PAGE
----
name to a public key with a digital signature.  This
                   type is defined in X.509.  This type also contains
                   the distinguished name of the certificate issuer (the
                   signer), an issuer-specific serial number, the
                   issuer's signature algorithm identifier, a validity
                   period, and an optional set of certificate
                   extensions.

   DER             Distinguished Encoding Rules for ASN.1, as defined in
                   X.690.  DER is a subset of BER.

   Name            A type that uniquely identifies or "distinguishes"
                   objects in an X.500 [7] directory.  This type is
                   defined in X.501.  In an X.509 certificate, the type
                   identifies the certificate issuer and the certificate
                   subject, the entity whose public key is certified.





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RFC 2986       Certification Request Syntax Specification  November 2000


  2.2 Notation

   No special notation is used in this document.

3. Overview

   A certification request consists of three parts: "certification
   request information," a signature algorithm identifier, and a digital
   signature on the certification request information.  The
   certification request information consists of the entity's
   distinguished name, the entity's public key, and a set of attributes
   providing other information about the entity.

   The process by which a certification request is constructed involves
   the following steps:

        1. A CertificationRequestInfo value containing a subject
           distinguished name, a subject public key, and optionally a
           set of attributes is constructed by an entity requesting
           certification.

        2. The CertificationRequestInfo value is signed with the subject
           entity's private key.  (See Section 4.2.)

        3. The CertificationRequestInfo value, a signature algorithm
           identifier, and the entity's signature are collected together
           into a CertificationRequest value, defined below.

   A certification authority fulfills the request by authenticating the
   requesting entity and verifying the entity's signature, and, if the
   request is valid, constructing an X.509 certificate from the
   distinguished name and public key, the issuer name, and the
   certification authority's choice of serial number, validity period,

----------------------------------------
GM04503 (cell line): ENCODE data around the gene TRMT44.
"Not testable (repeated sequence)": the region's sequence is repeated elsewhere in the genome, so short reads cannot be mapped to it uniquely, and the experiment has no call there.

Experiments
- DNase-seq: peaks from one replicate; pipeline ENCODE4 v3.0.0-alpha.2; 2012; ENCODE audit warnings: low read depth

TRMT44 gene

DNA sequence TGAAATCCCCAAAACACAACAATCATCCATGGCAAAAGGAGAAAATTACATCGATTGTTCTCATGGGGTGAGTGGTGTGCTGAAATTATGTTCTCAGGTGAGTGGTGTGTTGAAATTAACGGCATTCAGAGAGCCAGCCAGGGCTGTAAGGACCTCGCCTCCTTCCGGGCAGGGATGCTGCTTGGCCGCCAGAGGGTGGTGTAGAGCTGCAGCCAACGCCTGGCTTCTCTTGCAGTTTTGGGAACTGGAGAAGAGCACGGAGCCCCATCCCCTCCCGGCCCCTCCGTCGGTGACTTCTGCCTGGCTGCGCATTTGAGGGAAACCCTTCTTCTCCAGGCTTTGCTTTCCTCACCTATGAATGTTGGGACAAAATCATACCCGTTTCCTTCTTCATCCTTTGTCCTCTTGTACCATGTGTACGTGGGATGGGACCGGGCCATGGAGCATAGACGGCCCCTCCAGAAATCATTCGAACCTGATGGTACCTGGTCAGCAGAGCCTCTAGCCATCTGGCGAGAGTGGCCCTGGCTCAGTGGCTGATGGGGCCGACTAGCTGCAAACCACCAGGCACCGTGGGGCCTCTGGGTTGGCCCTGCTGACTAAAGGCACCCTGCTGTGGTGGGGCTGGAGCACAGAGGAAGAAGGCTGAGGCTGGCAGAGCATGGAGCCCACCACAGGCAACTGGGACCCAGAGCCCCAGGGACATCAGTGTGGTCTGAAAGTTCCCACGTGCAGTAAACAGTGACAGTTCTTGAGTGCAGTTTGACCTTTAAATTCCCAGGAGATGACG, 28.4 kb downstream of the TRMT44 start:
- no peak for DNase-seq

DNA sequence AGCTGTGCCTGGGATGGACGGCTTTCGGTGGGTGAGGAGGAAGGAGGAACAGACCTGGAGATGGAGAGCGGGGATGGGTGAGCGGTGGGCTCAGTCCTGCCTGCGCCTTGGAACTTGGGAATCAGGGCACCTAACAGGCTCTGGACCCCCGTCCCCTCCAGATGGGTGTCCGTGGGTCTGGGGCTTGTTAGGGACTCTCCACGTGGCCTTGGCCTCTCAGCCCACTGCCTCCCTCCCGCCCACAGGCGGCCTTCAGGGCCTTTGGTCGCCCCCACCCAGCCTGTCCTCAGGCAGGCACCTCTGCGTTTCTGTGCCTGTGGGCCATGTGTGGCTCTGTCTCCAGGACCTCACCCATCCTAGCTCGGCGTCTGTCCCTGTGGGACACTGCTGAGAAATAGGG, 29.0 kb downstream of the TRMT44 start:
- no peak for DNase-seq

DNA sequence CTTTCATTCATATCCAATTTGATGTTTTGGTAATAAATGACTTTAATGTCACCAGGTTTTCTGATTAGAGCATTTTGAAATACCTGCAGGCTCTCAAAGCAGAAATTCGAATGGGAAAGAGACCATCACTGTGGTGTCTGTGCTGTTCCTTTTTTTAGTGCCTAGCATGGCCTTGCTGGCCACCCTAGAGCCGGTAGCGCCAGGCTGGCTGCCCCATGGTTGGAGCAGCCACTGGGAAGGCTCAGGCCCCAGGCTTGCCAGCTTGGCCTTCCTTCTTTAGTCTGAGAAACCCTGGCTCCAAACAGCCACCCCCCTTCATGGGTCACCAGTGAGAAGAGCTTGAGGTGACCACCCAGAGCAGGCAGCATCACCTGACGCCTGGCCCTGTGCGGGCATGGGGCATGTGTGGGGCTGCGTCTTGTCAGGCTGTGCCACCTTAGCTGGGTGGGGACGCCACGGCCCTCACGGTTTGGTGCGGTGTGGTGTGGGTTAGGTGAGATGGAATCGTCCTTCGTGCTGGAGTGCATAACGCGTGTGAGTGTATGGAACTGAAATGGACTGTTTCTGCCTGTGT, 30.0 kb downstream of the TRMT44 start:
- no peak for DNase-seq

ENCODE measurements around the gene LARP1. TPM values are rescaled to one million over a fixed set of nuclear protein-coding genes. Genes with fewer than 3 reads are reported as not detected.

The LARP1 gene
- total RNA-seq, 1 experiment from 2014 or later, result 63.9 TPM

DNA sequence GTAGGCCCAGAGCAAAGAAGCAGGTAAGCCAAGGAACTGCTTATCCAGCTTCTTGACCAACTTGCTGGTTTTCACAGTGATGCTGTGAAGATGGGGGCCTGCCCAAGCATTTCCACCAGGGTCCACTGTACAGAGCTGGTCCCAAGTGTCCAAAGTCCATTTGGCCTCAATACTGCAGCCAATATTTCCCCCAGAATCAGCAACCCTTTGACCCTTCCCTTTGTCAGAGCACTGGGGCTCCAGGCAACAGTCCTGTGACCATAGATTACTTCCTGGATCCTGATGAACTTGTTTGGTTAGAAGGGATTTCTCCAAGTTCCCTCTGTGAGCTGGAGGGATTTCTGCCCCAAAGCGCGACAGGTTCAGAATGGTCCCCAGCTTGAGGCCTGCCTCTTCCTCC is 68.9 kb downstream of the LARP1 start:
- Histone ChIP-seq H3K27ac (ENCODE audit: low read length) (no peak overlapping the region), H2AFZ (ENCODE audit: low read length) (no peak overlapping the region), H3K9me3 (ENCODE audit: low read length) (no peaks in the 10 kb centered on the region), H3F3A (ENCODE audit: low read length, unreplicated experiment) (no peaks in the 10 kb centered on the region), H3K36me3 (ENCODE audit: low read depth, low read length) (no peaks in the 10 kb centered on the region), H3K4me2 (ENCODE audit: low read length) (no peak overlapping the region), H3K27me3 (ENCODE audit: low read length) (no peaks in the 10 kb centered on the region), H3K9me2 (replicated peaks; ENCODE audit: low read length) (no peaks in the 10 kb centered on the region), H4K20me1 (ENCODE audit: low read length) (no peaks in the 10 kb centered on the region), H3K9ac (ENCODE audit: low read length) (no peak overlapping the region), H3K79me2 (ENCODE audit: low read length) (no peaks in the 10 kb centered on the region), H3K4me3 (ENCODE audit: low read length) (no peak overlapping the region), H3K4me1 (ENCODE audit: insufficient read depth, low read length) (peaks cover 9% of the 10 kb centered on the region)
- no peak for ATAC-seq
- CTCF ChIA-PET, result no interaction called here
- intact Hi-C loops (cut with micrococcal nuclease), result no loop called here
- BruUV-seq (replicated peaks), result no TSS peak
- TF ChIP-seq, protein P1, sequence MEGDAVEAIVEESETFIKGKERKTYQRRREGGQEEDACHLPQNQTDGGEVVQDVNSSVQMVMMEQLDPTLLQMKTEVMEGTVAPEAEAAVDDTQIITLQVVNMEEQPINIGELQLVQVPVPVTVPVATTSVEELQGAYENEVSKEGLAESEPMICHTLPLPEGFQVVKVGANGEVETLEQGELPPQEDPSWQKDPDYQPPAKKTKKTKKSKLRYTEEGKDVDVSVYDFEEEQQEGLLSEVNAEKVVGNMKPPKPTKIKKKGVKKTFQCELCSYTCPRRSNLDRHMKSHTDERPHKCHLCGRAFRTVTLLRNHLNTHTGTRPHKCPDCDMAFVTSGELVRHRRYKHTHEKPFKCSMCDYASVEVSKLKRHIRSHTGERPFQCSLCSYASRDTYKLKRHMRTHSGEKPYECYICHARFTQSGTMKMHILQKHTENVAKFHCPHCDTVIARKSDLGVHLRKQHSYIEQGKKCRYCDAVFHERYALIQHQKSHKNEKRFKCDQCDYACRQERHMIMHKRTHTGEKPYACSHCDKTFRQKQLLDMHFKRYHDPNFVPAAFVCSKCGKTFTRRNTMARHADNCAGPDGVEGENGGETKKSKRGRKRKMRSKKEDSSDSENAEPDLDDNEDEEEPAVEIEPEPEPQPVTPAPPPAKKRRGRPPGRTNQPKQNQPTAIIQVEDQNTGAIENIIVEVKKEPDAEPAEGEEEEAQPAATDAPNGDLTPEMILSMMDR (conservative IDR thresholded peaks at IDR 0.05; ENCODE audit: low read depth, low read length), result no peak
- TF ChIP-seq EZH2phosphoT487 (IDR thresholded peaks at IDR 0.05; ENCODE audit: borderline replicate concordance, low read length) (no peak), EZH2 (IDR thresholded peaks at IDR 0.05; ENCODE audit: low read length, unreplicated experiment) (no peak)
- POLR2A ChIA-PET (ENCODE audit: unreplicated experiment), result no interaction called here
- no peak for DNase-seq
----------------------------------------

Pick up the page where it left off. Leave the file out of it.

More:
and signature algorithm.  If the certification request contains any
   PKCS #9 attributes, the certification authority may also use the
   values in these attributes as well as other information known to the
   certification authority to construct X.509 certificate extensions.

   In what form the certification authority returns the new certificate
   is outside the scope of this document.  One possibility is a PKCS #7
   cryptographic message with content type signedData, following the
   degenerate case where there are no signers.  The return message may
   include a certification path from the new certificate to the
   certification authority.  It may also include other certificates such
   as cross-certificates that the certification authority considers
   helpful, and it may include certificate-revocation lists (CRLs).
   Another possibility is that the certification authority inserts the
   new certificate into a central database.



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RFC 2986       Certification Request Syntax Specification  November 2000


   Note 1 - An entity would typically send a certification request after
   generating a public-key/private-key pair, but may also do so after a
   change in the entity's distinguished name.

   Note 2 - The signature on the certification request prevents an
   entity from requesting a certificate with another party's public key.
   Such an attack would give the entity the minor ability to pretend to
   be the originator of any message signed by the other party.  This
   attack is significant only if the entity does not know the message
   being signed and the signed part of the message does not identify the
   signer.  The entity would still not be able to decrypt messages
   intended for the other party, of course.

   Note 3 - How the entity sends the certification request to a
   certification authority is outside the scope of this document.  Both
   paper and electronic forms are possible.

   Note 4 - This document is not compatible with the certification
   request syntax for Privacy-Enhanced Mail, as described in RFC 1424
   [5].  The syntax here differs in three respects: It allows a set of
   attributes; it does not include issuer name, serial number, or
   validity period; and it does not require an "innocuous" message to be
   signed.  This document is designed to minimize request size, an
   important feature for certification authorities accepting requests on
   paper.

4. Certification request syntax

   This section is divided into two parts.  The first part describes the
   certification-request-information type CertificationRequestInfo, and
   the second part describes the top-level type CertificationRequest.

 4.1 CertificationRequestInfo

   Certification request information shall have ASN.1 type
   CertificationRequestInfo:

   CertificationRequestInfo ::= SEQUENCE {
        version       INTEGER { v1(0) } (v1,...),
        subject       Name,
        subjectPKInfo SubjectPublicKeyInfo{{ PKInfoAlgorithms }},
        attributes    [0] Attributes{{ CRIAttributes }}
   }

   SubjectPublicKeyInfo { ALGORITHM : IOSet} ::= SEQUENCE {
        algorithm        AlgorithmIdentifier {{IOSet}},
        subjectPublicKey BIT STRING
   }



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RFC 2986       Certification Request Syntax Specification  November 2000


   PKInfoAlgorithms ALGORITHM ::= {
        ...  -- add any locally defined algorithms here -- }

   Attributes { ATTRIBUTE:IOSet } ::= SET OF Attribute{{ IOSet }}

   CRIAttributes  ATTRIBUTE  ::= {
        ... -- add any locally defined attributes here -- }

   Attribute { ATTRIBUTE:IOSet } ::= SEQUENCE {
        type   ATTRIBUTE.&id({IOSet}),
        values SET SIZE(1..MAX) OF ATTRIBUTE.&Type({IOSet}{@type})
   }

   The components of type CertificationRequestInfo have the following
   meanings:

        version is the version number, for compatibility with future
          revisions of this document.  It shall be 0 for this version of
          the standard.